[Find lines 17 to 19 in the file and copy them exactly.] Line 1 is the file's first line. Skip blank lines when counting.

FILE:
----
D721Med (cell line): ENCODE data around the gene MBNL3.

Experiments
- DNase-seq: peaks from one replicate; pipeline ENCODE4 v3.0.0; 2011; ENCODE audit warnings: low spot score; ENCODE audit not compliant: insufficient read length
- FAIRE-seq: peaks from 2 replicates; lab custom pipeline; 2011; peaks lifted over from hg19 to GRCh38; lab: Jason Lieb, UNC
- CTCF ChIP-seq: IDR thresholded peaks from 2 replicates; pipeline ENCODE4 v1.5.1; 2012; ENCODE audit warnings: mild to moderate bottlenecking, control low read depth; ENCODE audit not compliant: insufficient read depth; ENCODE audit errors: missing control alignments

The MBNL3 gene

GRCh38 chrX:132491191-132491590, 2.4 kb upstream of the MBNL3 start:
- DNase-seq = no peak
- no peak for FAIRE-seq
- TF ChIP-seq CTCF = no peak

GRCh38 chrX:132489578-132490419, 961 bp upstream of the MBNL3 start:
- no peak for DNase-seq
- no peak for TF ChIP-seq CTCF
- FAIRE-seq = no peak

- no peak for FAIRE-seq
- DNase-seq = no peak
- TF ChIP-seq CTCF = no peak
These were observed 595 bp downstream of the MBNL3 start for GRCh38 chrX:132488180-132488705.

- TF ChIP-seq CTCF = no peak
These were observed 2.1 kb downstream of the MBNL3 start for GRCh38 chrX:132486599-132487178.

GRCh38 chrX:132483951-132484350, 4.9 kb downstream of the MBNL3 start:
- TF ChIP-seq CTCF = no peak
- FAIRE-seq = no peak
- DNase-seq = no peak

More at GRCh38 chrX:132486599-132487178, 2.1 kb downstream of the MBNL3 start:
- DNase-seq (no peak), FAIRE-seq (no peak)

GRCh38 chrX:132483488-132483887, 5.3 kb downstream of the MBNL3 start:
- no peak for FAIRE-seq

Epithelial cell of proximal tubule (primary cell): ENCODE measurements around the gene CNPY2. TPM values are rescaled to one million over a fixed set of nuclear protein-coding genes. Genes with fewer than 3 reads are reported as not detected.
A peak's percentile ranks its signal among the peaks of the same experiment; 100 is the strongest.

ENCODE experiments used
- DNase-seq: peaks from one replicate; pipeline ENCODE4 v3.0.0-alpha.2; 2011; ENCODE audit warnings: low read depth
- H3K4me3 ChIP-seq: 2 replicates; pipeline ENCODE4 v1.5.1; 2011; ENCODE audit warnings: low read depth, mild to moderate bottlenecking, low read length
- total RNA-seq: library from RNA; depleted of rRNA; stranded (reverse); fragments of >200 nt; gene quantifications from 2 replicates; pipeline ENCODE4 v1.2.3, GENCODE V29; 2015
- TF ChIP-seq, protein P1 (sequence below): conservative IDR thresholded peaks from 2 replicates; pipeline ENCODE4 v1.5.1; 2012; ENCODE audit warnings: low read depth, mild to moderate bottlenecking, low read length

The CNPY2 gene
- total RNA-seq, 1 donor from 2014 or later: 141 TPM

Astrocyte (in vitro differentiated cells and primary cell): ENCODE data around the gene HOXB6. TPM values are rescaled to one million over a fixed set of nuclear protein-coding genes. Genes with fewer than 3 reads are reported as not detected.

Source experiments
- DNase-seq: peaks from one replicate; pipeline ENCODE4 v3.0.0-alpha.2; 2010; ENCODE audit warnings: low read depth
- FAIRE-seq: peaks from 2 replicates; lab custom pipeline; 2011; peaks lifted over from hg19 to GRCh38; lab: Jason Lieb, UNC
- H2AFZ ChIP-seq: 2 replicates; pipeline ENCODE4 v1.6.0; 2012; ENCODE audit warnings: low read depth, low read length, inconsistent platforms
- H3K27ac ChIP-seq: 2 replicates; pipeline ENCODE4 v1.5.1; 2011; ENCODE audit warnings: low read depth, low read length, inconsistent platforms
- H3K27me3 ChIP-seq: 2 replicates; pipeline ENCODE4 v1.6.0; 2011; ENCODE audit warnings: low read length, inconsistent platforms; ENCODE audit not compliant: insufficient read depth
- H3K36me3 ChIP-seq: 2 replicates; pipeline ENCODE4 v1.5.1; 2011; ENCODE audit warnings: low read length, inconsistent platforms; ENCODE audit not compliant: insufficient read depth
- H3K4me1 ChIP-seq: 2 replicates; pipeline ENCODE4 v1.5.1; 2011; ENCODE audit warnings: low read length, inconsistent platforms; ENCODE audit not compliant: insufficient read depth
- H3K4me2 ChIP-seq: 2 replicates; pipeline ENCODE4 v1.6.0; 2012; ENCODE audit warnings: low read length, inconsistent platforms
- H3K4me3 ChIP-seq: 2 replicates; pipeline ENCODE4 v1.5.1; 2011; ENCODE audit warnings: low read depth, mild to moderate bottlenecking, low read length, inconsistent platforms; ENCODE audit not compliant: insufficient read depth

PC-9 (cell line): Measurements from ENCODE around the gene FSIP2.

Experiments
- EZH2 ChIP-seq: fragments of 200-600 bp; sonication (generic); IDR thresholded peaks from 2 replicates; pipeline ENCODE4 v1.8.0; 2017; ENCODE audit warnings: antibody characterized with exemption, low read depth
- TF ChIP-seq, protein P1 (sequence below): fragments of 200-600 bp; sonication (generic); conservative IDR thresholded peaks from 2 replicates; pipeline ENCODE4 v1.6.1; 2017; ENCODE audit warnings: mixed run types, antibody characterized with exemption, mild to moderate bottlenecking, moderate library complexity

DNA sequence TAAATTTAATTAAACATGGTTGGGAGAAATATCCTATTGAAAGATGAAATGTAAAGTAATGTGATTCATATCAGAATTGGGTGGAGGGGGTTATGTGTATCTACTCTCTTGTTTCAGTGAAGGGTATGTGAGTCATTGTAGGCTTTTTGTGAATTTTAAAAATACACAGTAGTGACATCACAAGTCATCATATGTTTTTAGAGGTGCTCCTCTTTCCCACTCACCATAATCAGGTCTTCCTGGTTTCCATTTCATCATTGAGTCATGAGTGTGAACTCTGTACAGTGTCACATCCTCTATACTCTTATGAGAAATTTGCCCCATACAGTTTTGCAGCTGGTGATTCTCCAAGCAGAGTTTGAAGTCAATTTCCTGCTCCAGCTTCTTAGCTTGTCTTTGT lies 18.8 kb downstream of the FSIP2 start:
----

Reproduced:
- TF ChIP-seq CTCF = no peak
These were observed 595 bp downstream of the MBNL3 start for GRCh38 chrX:132488180-132488705.

- TF ChIP-seq CTCF = no peak